A PRECARIOUS ARMENIA: The Third Republic, the Karabakh Conflict, and Genocide Politics
By Gerard J. Libaridian
London: Gomidas Institute, xlvii + 586
ISBN ISBN 978-1-909382-76-3
Release date: June 30, 2023
In this mammoth volume, G. J. Libaridian explores a number of fundamental issues regarding Armenia’s foreign and security policies and scrutinizes Armenian political culture as the framework within which positions have been defined and solutions have been sought. The previously published and unpublished material collectively analyze the political thinking that characterized the response to the challenges that the Third Republic faced and failed to address from the standpoint of statehood versus a vague but powerful nationalist discourse.
The author achieves this difficult task by studying themes such as Armenia and Armenians as agents of their own history as opposed to the dominant sense of victimhood, maximalism confused with patriotism, the role of mediators and other states as saviors, the comfort zone of illusions and legends as opposed to hard realism and pragmatism. Libaridian argues that the dominant but faulty framework led leaders of the state and Diaspora to a policy that bet on war rather than peace, a second Karabakh war that Armenia lost in 2020, a war that should have been avoided.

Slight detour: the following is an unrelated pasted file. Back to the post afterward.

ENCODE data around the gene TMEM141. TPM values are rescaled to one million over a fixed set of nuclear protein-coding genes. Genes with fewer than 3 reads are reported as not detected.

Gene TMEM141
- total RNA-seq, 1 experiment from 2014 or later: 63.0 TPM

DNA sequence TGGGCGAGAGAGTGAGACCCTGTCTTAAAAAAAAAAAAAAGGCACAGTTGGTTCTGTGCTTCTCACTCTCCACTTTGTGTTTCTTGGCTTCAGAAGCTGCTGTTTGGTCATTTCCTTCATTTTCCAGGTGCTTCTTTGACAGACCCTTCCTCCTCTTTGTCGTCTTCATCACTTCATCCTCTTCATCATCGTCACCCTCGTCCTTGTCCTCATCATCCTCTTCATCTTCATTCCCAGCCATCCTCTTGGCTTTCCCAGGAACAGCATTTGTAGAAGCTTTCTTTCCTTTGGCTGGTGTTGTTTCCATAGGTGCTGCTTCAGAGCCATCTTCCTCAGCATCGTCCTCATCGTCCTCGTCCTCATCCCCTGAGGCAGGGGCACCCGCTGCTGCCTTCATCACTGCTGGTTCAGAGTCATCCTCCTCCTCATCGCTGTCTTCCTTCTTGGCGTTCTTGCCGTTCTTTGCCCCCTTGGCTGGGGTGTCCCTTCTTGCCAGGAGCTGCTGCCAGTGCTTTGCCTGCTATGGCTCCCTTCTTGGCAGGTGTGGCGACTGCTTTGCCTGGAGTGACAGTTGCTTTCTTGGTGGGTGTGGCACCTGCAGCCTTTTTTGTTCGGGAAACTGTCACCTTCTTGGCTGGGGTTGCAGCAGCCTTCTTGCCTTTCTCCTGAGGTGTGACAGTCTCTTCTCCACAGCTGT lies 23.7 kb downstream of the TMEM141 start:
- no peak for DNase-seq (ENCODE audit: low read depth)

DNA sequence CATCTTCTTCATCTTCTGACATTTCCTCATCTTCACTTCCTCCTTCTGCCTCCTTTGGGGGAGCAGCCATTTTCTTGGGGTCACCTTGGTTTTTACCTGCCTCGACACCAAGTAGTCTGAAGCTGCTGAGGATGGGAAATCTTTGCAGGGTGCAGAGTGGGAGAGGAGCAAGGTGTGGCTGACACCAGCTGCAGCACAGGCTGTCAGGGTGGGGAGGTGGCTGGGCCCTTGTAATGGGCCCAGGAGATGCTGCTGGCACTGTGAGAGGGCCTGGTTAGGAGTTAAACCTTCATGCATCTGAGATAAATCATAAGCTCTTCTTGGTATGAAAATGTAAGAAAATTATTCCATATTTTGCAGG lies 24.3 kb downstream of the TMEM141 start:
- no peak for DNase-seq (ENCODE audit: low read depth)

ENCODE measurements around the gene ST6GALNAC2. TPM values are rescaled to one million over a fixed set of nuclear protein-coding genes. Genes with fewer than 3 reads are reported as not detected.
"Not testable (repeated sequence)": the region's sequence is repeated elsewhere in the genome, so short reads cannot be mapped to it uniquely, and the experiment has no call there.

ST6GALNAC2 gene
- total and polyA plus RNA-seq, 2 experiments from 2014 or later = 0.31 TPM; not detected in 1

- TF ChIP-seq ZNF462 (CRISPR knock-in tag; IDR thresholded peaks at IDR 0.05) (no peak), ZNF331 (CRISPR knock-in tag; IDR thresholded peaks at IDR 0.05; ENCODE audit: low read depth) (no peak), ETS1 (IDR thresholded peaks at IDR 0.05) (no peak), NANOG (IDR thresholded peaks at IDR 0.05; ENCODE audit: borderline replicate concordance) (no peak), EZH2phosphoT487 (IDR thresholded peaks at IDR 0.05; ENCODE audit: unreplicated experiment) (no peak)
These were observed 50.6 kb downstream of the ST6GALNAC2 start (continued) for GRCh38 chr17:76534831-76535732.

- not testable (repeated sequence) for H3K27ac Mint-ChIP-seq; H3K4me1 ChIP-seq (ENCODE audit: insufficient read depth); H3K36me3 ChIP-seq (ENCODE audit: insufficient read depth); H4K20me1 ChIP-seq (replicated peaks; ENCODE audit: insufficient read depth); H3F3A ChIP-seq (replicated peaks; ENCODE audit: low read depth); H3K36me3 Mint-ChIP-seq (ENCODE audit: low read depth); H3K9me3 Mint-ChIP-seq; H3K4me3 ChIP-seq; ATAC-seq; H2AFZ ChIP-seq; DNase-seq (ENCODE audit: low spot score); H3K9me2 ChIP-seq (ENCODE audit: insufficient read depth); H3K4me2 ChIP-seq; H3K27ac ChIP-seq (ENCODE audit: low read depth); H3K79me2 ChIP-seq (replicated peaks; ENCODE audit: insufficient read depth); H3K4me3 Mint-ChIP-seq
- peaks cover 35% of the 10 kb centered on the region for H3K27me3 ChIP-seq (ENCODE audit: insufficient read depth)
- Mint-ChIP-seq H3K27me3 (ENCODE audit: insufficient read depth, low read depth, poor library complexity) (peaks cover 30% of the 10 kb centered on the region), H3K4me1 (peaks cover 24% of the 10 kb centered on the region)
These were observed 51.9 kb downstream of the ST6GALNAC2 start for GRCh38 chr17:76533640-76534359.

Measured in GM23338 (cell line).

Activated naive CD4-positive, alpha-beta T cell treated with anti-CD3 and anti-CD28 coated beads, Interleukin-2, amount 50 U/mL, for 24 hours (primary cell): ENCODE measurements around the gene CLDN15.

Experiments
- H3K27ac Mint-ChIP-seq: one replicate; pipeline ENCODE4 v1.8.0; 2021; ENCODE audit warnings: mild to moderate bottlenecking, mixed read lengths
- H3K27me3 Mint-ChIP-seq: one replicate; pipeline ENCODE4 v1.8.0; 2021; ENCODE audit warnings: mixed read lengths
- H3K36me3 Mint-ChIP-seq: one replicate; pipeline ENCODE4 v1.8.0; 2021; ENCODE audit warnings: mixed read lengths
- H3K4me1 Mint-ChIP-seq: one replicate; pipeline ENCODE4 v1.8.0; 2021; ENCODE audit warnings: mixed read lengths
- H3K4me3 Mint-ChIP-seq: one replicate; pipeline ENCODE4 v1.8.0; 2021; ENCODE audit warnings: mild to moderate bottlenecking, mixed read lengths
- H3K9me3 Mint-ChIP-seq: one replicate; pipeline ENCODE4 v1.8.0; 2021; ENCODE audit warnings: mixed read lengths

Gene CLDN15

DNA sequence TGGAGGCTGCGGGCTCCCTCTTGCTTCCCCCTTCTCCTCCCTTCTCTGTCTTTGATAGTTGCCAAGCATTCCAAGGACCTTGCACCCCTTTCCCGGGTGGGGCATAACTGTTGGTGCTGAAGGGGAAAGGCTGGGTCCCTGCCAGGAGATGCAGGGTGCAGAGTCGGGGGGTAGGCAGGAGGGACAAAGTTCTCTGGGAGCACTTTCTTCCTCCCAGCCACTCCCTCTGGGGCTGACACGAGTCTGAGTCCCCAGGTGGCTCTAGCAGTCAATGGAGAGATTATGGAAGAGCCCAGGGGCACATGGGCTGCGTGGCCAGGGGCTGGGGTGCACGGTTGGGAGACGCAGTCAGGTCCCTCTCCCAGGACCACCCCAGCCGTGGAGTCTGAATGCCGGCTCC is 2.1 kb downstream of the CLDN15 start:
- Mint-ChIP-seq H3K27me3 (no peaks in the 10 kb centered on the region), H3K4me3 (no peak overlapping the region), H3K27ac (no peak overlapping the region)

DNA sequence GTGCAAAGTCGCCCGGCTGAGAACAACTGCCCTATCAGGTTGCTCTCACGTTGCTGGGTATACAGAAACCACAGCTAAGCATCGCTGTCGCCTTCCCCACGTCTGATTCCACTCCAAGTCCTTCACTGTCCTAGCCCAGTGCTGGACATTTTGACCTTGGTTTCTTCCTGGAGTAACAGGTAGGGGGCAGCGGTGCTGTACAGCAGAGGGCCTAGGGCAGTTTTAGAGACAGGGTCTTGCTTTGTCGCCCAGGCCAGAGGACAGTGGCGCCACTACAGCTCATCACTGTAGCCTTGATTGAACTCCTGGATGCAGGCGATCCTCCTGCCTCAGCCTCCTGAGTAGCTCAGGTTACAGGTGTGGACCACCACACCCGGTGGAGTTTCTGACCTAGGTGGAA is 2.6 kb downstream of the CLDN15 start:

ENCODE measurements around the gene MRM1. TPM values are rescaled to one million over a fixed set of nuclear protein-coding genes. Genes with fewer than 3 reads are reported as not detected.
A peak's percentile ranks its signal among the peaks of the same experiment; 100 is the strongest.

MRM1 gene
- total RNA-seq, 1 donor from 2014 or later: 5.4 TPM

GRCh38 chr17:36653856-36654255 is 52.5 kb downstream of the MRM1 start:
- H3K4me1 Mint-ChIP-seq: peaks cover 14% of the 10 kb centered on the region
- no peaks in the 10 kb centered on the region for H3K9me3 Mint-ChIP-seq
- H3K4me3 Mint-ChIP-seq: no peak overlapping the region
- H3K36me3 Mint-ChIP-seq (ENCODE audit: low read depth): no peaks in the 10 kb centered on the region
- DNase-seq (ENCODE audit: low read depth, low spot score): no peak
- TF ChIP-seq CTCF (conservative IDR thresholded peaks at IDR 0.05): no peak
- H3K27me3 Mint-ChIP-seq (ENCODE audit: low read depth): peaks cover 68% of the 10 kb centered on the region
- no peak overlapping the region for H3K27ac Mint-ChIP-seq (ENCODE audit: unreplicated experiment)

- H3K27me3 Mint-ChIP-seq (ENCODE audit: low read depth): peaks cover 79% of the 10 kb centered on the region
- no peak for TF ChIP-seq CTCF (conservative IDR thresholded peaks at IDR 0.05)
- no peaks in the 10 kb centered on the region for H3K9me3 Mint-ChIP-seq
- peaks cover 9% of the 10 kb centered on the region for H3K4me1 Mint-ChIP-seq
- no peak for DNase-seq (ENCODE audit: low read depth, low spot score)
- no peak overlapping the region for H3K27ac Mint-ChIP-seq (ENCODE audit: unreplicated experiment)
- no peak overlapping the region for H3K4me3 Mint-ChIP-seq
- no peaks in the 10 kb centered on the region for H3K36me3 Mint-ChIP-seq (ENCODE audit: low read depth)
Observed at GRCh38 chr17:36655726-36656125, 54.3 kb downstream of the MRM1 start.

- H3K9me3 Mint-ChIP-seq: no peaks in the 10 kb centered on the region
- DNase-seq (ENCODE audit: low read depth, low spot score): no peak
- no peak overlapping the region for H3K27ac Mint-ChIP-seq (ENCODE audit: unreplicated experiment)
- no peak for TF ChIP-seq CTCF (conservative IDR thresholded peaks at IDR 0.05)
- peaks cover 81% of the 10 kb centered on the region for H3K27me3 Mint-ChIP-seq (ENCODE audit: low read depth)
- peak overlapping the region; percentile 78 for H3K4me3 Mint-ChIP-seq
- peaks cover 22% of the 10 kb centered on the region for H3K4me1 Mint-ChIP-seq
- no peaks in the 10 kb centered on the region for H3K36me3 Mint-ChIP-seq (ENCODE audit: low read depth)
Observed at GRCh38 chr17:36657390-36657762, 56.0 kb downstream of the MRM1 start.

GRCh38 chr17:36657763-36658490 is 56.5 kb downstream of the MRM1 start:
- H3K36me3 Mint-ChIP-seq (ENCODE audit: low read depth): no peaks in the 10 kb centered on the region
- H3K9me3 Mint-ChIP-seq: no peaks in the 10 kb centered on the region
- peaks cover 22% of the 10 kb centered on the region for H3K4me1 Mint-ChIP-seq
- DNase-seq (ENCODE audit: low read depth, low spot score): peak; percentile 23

Author Gerard J. Libaridian is a retired historian and diplomat. Between 1991 and 1997 he served as advisor to the first president of Armenia and was first deputy minister of Foreign Affairs, secretary of the National Security Council and negotiator with Azerbaijan and Turkey. He has taught and written on Armenian history and authored numerous books, articles and reports on contemporary Armenian, Middle Eastern and South Caucasus politics and international relations. He has also taught and lectured extensively in institutions of higher learning in the US and internationally. Most recently (2000-2012) he was Alex Manoogian Professor of Modern Armenian History at the University of Michigan, Ann Arbor, where he also served as director of the Armenian Studies program.